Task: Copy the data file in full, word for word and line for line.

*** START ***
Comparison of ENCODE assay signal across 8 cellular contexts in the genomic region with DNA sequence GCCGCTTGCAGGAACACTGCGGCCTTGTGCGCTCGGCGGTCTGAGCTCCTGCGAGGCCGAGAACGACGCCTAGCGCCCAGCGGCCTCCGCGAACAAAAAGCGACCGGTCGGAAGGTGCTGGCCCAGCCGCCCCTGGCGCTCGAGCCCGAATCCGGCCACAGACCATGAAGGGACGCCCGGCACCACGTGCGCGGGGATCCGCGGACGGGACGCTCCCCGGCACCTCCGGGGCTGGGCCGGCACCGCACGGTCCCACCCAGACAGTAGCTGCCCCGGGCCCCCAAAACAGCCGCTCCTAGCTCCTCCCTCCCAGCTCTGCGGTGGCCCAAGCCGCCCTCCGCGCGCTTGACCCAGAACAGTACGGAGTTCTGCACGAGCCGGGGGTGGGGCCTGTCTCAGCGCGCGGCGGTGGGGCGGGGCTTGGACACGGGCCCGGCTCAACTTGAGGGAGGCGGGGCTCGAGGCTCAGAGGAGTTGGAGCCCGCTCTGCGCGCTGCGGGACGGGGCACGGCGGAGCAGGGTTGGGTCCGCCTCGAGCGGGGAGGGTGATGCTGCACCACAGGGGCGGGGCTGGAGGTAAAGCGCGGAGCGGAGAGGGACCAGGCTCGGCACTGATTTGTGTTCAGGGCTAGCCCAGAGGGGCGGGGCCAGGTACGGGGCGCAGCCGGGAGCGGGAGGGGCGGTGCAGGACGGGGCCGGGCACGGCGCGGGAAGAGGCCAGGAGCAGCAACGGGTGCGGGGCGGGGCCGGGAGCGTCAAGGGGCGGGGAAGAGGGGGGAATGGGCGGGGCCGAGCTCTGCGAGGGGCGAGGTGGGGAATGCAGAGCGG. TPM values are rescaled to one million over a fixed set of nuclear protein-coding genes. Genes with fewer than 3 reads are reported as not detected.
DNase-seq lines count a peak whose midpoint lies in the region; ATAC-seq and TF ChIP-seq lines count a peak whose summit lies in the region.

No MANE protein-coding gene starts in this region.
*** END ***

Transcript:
Comparison of ENCODE assay signal across 8 cellular contexts in the genomic region with DNA sequence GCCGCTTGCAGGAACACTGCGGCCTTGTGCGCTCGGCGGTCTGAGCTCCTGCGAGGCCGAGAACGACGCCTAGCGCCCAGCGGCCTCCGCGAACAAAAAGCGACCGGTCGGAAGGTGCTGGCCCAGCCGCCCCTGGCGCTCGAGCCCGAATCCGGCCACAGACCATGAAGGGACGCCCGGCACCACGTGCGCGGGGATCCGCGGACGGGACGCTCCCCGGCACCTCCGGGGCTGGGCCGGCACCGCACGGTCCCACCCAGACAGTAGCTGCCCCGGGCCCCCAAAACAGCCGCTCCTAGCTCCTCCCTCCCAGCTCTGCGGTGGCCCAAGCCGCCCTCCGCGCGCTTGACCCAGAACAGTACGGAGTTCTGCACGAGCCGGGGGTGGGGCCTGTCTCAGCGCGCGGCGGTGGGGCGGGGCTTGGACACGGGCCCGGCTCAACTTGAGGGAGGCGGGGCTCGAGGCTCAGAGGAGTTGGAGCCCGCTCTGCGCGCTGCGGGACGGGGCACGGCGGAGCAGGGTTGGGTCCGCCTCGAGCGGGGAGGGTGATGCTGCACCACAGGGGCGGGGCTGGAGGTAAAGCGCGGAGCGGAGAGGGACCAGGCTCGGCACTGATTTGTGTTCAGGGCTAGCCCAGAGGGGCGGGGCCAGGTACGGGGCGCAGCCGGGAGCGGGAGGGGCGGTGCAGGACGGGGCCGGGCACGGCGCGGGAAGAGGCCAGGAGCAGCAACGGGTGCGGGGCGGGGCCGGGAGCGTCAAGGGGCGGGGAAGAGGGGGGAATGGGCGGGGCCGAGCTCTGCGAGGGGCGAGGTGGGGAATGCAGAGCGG. TPM values are rescaled to one million over a fixed set of nuclear protein-coding genes. Genes with fewer than 3 reads are reported as not detected.
DNase-seq lines count a peak whose midpoint lies in the region; ATAC-seq and TF ChIP-seq lines count a peak whose summit lies in the region.

No MANE protein-coding gene starts in this region.